3M Co. failed a bankruptcy court gambit to resolve almost 230,000 military earplug defect complaints and is now finding another road through mass tort litigation, one that includes a combination of trials, appeals, and settlements which would require the company to make difficult decisions, particularly about scheduling.
It is under pressure to address the massive backlog of veterans' hearing loss and tinnitus claims, yet it has appeals pending. More trials beyond the 16 already held might either assist or damage its settlement position. The stakes in the multidistrict action, as well as on appeal, could not be higher.
On Aug. 26, shares of the firm, which also sells Scotch-brand tape, Post-It notes, and NexCare bandages, plummeted 9% after a federal bankruptcy court refused to suspend the multidistrict earplug case. 3M attempted to reroute the claims through its company Aearo Technologies, which designed the Combat Arms version 2 earplugs.
Since then, 3M's stock has dropped more than 14%, closing at $110.50 a share on September 30, down from a 12-month high of $186.30 on November 12, 2021.
Analysts have struggled to put a price tag on 3M's possible earplug risk. In February, intelligence assessed that the stock's price relative to its industrial rivals reflected a $33 billion discount due to earplugs and a PFAS mass torts litigation in which it is also involved.
An analyst testifying for some of the veterans in the Aearo bankruptcy stated in August that 3M's earplug losses may be more than $100 billion, a number 3M rejected as faulty and unsubstantiated.
Whatever the figure, the potential liabilities are substantial, forcing the corporation to exploit whatever power it has in upcoming trials and unresolved appeals in order to find a way ahead.
In December, the first payments from a $518 million settlement with the nation's three largest opioid dealers will begin to reach Washington communities.
These considerable resources will assist Washington in combating the opioid crisis, which is tearing holes in the fabric of communities and families, taxing public health resources, and flooding the foster care system with young, innocent victims.
The attorney general of Washington rejected a nationwide settlement with distributors McKesson Corp., Cardinal Health Inc., and AmerisourceBergen Corp., as well as Johnson & Johnson, which was approved by practically every other state. The states will collect approximately $20 billion over the next 18 years under that agreement.
Instead, Washington spent six months in a lengthy lawsuit against the firms before reaching its own settlement in May, which is $46 million higher than the state would have earned under the national agreement. Washington is also pursuing a separate action against Johnson & Johnson, with a trial scheduled for next year.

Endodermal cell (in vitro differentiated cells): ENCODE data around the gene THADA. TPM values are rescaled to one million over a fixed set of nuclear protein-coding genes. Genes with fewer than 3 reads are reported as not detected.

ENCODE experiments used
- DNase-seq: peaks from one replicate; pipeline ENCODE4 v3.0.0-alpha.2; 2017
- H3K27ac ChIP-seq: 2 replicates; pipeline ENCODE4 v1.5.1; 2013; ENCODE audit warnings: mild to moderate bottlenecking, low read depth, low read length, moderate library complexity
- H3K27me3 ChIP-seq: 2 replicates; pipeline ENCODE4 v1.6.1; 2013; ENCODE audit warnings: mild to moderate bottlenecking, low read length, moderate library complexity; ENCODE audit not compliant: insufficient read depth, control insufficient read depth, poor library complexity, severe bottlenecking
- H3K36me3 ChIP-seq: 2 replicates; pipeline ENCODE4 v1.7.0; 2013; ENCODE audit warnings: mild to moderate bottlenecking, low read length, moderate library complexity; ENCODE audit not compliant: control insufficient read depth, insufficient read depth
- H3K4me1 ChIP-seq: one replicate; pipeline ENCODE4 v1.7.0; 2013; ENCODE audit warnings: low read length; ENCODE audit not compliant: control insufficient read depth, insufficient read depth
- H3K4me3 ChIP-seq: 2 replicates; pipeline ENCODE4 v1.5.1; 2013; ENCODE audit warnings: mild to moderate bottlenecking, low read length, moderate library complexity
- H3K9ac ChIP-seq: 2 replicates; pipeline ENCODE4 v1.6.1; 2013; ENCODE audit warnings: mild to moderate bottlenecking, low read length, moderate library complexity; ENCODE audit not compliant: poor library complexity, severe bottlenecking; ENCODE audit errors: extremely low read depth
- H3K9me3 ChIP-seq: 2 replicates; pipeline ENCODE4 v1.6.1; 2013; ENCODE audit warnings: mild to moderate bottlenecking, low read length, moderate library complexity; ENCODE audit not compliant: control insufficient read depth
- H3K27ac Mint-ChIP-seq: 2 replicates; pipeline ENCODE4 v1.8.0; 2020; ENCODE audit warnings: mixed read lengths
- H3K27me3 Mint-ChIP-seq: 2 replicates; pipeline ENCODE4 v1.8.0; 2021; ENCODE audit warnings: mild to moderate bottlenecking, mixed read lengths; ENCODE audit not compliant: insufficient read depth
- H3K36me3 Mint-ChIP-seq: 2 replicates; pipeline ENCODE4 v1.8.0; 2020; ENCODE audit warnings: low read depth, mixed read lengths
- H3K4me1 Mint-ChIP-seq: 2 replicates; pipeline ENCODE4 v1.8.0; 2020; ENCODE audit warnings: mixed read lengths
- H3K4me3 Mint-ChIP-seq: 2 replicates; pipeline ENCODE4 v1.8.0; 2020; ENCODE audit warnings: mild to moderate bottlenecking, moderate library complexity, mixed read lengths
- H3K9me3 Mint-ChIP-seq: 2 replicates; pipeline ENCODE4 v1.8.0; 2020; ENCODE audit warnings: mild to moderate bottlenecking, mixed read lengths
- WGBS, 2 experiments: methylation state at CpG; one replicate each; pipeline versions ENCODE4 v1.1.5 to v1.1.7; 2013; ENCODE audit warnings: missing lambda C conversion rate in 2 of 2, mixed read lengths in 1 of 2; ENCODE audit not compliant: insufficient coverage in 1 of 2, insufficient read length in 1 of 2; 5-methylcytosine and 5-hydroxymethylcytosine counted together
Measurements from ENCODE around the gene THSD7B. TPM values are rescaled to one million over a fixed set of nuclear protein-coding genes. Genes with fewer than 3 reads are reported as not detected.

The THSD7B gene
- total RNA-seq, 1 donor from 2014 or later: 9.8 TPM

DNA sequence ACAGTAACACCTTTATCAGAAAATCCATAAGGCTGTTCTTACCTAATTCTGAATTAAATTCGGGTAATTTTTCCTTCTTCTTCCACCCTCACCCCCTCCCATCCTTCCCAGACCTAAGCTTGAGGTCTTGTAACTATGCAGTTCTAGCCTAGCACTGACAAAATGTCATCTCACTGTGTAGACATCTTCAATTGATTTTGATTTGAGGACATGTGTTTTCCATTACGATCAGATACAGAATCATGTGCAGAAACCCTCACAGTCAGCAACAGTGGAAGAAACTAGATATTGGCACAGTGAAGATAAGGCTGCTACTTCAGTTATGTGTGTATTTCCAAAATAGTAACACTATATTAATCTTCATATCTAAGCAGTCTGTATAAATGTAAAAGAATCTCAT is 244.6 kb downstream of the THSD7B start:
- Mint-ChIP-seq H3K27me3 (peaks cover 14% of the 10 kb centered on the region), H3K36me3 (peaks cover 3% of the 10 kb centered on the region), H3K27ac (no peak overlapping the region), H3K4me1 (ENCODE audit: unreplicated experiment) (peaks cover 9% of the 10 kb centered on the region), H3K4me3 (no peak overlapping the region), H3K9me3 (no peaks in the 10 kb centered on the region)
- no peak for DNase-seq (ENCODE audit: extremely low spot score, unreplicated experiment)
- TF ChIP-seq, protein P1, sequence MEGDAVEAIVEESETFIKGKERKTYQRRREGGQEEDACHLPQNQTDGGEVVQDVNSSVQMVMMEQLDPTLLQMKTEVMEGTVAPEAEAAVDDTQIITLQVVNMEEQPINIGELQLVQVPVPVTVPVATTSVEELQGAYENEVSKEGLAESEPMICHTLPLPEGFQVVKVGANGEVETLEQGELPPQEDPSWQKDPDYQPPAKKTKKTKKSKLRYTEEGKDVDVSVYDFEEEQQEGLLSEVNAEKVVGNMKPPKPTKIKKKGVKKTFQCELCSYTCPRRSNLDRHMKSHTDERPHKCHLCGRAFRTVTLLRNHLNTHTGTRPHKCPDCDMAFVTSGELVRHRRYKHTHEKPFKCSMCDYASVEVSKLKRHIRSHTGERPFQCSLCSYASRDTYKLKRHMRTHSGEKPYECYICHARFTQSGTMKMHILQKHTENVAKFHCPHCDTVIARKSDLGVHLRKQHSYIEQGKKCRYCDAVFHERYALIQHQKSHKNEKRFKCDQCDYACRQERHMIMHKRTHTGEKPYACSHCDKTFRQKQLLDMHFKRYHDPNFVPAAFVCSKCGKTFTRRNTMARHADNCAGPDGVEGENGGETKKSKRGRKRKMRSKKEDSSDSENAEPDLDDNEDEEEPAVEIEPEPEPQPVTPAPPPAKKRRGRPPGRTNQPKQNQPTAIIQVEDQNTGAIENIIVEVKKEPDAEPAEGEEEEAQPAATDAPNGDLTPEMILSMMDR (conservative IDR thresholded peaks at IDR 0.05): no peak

Over the previous two decades, overdoses of opioids, including both prescription painkillers and illegal narcotics like heroin, have been connected to the deaths of over 500,000 Americans. The introduction of illegally made fentanyl has lately increased deaths.
The attorney general contended that the three corporations transported so many narcotics to Washington that it was clear they were encouraging addiction. Between 1997 and 2011, opioid sales in the state increased by more than 500%. In 2011, the state distributed almost 112 million daily doses of all prescribed opioids, enough for a 16-day supply for each citizen. Eight of Washington's 39 counties had more prescriptions than people in 2015.
The corporations argued that they only delivered opioids recommended by doctors and that it was not their responsibility to second-guess the prescriptions or interfere with the doctor-patient relationship.
Furthermore, the firms contended that Washington state had a significant role in the outbreak. Concerned that people suffering from chronic pain were being undertreated, Congress created the Intractable Pain Act in the 1990s, making it easier to prescribe opiates. The opioid business has committed to settlements totalling more than $40 billion nationwide.
The $518 million settlement with distributors will be paid to Washington over the following 17 years, with the first payment of $55 million due on December 1. The remaining $476 million will go toward combating the opioid problem, such as substance abuse treatment, extending access to overdose-reversal medications, and providing housing, job placement, and other assistance to individuals battling addiction. The remaining funds will be used to cover legal expenses.
Washington's settlement needed permission from 125 cities and counties, which will each receive $215 million and have agreed to share the money based on variables such as how many opioids were transported to their jurisdictions and how many citizens died from overdoses.